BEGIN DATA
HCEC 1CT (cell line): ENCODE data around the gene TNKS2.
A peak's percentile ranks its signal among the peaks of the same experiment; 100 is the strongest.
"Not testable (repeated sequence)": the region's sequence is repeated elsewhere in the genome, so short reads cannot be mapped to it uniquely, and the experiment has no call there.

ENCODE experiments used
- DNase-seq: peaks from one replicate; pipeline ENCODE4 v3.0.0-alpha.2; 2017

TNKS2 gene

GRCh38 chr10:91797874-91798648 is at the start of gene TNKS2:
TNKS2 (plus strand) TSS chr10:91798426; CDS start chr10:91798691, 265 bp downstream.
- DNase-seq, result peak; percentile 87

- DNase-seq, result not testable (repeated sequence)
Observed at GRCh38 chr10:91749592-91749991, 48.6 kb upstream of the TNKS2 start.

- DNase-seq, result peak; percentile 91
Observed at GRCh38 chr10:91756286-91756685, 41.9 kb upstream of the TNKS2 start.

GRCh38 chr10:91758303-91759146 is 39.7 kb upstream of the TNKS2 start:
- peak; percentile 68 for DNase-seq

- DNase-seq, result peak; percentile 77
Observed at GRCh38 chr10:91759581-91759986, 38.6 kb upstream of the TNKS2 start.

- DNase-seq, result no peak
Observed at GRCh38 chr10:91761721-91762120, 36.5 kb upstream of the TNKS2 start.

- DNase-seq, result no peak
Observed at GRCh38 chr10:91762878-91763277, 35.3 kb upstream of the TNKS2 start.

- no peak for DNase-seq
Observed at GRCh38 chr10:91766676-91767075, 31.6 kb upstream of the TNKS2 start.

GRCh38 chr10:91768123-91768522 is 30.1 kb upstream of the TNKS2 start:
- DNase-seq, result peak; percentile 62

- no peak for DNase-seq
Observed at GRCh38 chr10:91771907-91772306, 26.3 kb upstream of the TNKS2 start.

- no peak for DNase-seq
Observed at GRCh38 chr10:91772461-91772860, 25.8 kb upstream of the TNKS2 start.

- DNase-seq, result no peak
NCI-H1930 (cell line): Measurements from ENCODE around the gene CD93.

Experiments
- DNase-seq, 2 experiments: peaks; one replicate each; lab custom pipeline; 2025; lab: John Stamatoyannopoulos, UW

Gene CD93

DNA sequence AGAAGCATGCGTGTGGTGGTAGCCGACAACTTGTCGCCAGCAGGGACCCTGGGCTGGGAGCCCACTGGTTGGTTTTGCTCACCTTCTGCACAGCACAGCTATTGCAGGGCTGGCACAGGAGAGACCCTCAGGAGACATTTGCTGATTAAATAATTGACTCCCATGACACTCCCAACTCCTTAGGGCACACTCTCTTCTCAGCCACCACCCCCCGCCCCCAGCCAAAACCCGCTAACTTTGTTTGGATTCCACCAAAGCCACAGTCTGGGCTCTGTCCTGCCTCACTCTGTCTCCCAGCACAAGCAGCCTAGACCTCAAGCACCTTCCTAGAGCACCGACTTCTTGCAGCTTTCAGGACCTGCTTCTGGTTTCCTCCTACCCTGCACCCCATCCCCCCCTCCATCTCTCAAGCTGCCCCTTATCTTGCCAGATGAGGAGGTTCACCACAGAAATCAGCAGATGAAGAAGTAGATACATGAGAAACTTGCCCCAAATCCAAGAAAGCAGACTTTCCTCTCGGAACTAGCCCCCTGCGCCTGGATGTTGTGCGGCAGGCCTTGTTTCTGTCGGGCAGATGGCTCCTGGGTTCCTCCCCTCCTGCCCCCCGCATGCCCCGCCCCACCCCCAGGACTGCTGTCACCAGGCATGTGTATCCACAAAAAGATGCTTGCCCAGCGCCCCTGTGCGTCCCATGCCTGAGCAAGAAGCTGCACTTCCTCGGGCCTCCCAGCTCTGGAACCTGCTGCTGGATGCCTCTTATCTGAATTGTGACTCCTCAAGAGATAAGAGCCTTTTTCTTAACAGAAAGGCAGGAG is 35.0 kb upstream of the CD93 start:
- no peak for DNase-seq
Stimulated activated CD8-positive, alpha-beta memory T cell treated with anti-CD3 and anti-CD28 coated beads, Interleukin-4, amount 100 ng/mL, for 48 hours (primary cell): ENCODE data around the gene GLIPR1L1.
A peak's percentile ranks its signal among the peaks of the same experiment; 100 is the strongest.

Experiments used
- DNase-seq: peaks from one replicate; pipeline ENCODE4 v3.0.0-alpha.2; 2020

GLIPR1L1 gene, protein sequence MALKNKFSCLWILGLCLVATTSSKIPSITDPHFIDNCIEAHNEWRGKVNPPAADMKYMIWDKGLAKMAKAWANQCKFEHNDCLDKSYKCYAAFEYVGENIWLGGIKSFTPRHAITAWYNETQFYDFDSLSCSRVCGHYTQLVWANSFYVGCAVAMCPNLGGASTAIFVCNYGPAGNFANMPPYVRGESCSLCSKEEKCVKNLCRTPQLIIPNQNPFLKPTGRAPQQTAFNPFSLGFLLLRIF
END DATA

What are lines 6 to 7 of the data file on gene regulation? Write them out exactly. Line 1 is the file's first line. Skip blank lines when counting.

TNKS2 gene

GRCh38 chr10:91797874-91798648 is at the start of gene TNKS2: